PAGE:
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« Reply #7 on: February 02, 2018, 06:06:58 am »

Thanks for the ideas guys. I found a very effective and economical process. A circular piece of scotch-brite slightly bigger than the chamber super glued to a wooden dowel, a cordless drill and Flitz. My Remington shells fly out!
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Buffalo Creek Law Dog
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« Reply #8 on: February 02, 2018, 10:38:01 am »

I have a Norinco double with hammers in 12 ga and Winchester AA shells are the only ones that drop out.  Other shells stick.  I used steel wool wrapped around a brass cleaning brush with WD 40 and then chrome polish on the chambers, both on my cordless drill and that was 12 years ago.  I only clean my shotgun at the end of the season and not cleaning it doesn't make any difference when shucking the shells. But, like I said it will only take Winchester AA's.
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Bibbyman
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« Reply #9 on: September 20, 2018, 05:35:58 pm »

I recently purchased double barreled shotgun for cowboy. I have been using 0000 steel wool and Flitz to polish the chambers with a 20 ga bore brush. It wasn't enough to open/and polish the chambers as the shells still stuck after firing. Can I safely go with something a little coarser to open them up a little more and then finish off with the 0000 steel wool and Flitz? Please advise. Thanks.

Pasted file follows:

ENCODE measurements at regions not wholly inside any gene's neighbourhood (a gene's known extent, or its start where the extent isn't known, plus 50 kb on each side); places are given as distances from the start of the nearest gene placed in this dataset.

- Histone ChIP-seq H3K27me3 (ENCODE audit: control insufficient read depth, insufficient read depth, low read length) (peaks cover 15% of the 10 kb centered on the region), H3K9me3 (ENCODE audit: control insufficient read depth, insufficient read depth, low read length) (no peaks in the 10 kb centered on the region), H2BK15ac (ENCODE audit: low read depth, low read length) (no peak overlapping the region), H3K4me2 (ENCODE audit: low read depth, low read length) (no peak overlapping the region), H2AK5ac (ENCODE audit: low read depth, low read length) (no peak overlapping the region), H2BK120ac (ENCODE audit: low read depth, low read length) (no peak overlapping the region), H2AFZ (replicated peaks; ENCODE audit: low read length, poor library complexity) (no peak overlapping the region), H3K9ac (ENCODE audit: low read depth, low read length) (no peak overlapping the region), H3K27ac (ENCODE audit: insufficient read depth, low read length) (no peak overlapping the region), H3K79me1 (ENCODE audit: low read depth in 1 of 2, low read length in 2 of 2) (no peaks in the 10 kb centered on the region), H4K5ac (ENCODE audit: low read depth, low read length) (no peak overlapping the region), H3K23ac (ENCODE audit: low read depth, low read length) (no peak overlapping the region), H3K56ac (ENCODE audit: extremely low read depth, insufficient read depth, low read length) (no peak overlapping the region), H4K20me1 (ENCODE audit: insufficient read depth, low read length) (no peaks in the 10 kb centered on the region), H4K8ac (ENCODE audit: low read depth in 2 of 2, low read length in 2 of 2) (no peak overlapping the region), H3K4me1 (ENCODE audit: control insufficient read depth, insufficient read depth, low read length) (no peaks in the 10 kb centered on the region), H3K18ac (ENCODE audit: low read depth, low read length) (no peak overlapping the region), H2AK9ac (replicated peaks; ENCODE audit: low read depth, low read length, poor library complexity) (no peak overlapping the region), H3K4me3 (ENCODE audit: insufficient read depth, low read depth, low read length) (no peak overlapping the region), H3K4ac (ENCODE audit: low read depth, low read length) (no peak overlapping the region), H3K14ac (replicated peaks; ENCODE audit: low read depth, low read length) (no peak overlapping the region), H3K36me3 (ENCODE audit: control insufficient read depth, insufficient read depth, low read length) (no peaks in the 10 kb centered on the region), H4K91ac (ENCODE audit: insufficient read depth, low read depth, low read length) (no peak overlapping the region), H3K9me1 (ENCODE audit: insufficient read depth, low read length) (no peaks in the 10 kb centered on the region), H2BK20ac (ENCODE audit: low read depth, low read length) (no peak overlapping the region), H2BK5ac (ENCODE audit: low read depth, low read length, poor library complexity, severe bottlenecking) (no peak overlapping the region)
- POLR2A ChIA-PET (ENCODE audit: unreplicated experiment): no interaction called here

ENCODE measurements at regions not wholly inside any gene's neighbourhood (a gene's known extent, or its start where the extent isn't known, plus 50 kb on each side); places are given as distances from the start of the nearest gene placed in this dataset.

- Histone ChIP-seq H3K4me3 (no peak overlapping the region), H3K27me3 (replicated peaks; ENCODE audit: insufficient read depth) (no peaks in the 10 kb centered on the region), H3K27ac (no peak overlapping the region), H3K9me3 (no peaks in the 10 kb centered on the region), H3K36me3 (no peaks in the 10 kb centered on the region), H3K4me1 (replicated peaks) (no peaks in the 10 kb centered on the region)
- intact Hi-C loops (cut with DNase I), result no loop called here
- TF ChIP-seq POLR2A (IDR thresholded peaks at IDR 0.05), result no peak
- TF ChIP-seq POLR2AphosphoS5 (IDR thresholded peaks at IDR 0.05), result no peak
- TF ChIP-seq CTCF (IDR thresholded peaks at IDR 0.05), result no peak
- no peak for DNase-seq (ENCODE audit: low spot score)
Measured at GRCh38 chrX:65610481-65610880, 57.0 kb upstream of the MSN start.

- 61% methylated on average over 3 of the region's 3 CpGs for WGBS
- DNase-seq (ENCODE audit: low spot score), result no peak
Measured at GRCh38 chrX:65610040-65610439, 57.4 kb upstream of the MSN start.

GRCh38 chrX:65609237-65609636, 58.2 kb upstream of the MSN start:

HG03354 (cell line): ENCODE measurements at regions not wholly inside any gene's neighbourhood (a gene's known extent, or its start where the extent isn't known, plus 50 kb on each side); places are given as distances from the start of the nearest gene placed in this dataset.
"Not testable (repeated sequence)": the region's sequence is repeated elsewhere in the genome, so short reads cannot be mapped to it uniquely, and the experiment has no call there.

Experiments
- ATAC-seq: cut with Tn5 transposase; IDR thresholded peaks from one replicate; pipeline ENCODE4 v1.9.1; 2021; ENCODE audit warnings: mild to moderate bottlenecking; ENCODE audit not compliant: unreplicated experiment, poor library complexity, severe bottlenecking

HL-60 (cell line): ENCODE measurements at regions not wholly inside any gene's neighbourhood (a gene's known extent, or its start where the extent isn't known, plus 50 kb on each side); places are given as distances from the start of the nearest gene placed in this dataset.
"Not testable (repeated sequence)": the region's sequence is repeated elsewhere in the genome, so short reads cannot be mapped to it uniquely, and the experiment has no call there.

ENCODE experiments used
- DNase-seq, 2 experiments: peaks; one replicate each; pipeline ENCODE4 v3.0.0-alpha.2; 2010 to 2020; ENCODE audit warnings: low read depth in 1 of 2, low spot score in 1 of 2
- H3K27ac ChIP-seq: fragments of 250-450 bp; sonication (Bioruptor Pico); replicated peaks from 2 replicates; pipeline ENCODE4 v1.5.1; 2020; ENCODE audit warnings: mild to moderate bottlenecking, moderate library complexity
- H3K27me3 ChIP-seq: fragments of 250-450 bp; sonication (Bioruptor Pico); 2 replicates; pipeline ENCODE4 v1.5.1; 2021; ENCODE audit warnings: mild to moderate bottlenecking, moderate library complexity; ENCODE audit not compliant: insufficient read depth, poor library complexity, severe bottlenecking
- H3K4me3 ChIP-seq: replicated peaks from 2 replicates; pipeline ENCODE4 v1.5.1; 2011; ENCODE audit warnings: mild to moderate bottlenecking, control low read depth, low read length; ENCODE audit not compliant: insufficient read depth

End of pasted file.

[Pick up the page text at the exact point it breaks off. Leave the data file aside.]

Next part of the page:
You mentioned a 20 gauge bore brush. Is the shotgun a 20 gauge?   I've seen a number of shooters with 20 gauge and none do worth shucks at shucking.  All have to have hulls pulled.   Sometimes they are even hard to open. Maybe better choices of ammo would help but seems like a 12 gauge has a better chance of working. 
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Coffinmaker
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« Reply #10 on: September 20, 2018, 08:08:32 pm »


I once had a really nice 20Ga Hammer Double.  This was some Lustrum(s) ago.  Coach gun.  Light, fast handling, good looking, I hated it.  It beat me like a Rented Mule.  This happened before I truly understood Scattergun Ammunition.  With one or two exceptions, "Target" ammunition is NOT light ammunition.  12 or 20 doesn't matter.  Target ammunition was developed and intended  to break little clay birds at 30 to 40 yards.  That is NOT light ammunition.  12Ga Light Target is NOT light with the exception of WW Featherlight.  May years later I discovered Ficcochi "Trainer" in 20Ga.  Soft.  Mostly no discernible recoil.  Effective for cowboy stuff.  Shucked well.  Just some thoughts.

There are right ways and wrong ways to Polish shotgun chambers.  Shotgun chambers DO NOT need to be "open'd up."  If you "funnel" the breach end of the barrel to make the double gun "faster" to load, you will have destroyed any value the gun ever had.  Think lang and hard BEFORE you jump in there and destroy a shotgun.  I posted before, 99% of hulls sticking in the chambers is because the shooter is using the WRONG ammunition.  Wally World on special is not necessarily a bargain.  Cheap doesn't equate to good.  Be careful.
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Bibbyman
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« Reply #11 on: September 20, 2018, 08:20:34 pm »

Mary uses the Ficcochi trainer loads in her 12 gauge Stoeger Uplander.  The gun is box stock. The Ficcochi hulls fall out of the uptipped barrels 99% of the time.  I got a flat of AA Featherlites when they had the 2$ rebate.  She tried a few and didn't like them.  I sold 9 boxes of the AAs to a buddy for what we had in them.